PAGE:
Medications that interfere with your bodys ability to use folate may also increase the need for this vitamin. Medications can interfere with folate utilization, including:
anticonvulsant medications (such as phenytoin, and primidone)
metformin (sometimes prescribed to control blood sugar in type 2 diabetes)
sulfasalazine (used to control inflammation associated with Crohns disease and ulcerative colitis)
triamterene (a diuretic)
There has been concern about the interaction between vitamin B12 and folic acid. Folic acid supplements can correct the anemia associated with vitamin B12 deficiency. Unfortunately, folic acid will not correct changes in the nervous system that result from vitamin B12 deficiency. Permanent nerve damage could theoretically occur if vitamin B12 deficiency is not treated. Therefore, intake of supplemental folic acid should not exceed 1000 micrograms (g, sometimes mcg) per day to prevent folic acid from masking symptoms of vitamin B12 deficiency.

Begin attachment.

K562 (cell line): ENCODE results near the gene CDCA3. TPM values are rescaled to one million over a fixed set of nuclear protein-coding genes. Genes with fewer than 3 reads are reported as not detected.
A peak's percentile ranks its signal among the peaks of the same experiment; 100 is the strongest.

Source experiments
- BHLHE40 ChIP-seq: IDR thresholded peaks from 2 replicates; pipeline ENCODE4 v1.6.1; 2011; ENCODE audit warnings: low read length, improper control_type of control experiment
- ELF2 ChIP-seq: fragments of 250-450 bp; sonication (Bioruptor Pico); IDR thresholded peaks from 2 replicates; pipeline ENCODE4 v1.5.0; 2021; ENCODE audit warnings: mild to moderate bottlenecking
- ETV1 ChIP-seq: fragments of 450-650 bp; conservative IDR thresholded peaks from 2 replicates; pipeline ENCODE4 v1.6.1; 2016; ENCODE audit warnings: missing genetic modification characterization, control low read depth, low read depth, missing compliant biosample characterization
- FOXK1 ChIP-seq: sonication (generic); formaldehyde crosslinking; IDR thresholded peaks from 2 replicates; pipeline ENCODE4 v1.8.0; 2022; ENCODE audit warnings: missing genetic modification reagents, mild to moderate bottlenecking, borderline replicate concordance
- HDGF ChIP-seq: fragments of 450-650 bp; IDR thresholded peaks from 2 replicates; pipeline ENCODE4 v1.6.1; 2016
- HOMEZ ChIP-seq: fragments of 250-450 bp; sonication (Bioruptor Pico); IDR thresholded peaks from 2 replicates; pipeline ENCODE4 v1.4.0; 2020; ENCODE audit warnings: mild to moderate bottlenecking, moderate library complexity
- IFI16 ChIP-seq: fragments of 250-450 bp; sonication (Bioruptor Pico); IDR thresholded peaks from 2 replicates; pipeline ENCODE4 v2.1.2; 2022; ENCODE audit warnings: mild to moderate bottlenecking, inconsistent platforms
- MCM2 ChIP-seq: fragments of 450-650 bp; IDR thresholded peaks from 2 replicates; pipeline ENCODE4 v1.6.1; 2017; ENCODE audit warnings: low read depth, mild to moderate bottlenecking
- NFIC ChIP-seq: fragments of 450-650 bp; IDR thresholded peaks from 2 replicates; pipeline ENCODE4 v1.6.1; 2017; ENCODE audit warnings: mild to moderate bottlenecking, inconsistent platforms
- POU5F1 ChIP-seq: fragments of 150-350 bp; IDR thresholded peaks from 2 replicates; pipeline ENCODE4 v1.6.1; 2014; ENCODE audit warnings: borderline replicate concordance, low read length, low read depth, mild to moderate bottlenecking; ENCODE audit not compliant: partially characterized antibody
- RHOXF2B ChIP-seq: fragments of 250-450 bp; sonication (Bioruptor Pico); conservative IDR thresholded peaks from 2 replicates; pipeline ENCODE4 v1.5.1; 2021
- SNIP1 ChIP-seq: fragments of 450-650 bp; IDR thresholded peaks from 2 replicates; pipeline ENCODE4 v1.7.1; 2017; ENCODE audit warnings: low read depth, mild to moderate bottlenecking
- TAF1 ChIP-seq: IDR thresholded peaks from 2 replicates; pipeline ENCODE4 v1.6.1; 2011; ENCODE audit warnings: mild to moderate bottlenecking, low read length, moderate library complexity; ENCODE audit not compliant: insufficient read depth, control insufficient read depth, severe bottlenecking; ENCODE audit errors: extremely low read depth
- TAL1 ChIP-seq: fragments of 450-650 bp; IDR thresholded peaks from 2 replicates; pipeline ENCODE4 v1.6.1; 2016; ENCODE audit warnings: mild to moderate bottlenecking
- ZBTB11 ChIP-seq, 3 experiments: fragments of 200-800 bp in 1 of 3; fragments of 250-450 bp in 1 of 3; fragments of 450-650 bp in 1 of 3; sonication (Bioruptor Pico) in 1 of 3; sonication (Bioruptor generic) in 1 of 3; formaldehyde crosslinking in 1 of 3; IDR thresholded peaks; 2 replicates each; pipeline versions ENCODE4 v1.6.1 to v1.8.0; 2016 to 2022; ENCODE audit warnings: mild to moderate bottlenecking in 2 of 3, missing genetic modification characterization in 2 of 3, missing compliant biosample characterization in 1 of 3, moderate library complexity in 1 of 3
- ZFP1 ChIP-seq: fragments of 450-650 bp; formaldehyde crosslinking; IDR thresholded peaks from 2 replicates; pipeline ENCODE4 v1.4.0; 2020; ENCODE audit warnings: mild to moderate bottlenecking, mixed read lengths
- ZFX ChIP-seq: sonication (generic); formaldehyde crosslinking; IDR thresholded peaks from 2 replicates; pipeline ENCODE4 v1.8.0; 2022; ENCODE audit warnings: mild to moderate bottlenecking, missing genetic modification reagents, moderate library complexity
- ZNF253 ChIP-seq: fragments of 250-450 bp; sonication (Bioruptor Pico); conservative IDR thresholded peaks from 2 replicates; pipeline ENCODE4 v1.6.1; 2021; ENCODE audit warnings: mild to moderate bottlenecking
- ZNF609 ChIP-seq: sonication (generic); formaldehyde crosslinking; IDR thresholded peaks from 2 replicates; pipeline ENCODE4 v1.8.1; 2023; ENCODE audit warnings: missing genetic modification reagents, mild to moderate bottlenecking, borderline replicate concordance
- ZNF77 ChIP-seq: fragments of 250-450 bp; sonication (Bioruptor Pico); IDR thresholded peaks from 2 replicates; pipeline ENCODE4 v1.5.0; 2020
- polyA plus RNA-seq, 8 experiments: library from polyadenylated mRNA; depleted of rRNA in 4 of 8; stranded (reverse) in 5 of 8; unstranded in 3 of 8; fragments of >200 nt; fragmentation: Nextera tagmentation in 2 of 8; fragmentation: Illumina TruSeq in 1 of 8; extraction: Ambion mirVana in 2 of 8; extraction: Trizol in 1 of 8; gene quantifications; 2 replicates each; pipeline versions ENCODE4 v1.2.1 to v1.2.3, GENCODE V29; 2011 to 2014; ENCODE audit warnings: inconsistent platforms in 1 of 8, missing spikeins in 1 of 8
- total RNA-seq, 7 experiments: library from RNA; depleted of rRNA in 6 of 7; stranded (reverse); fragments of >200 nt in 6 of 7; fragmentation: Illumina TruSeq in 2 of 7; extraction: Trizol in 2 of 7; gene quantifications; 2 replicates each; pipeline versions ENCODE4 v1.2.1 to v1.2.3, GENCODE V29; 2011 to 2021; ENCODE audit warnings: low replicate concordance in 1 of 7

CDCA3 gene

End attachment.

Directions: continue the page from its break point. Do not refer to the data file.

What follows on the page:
It is important for older adults to be aware of the relationship between folic acid and vitamin B12 because they are at greater risk of having a vitamin B12 deficiency. If you are 50 years of age or older, ask your physician to check your B12 status before you take a supplement that contains folic acid.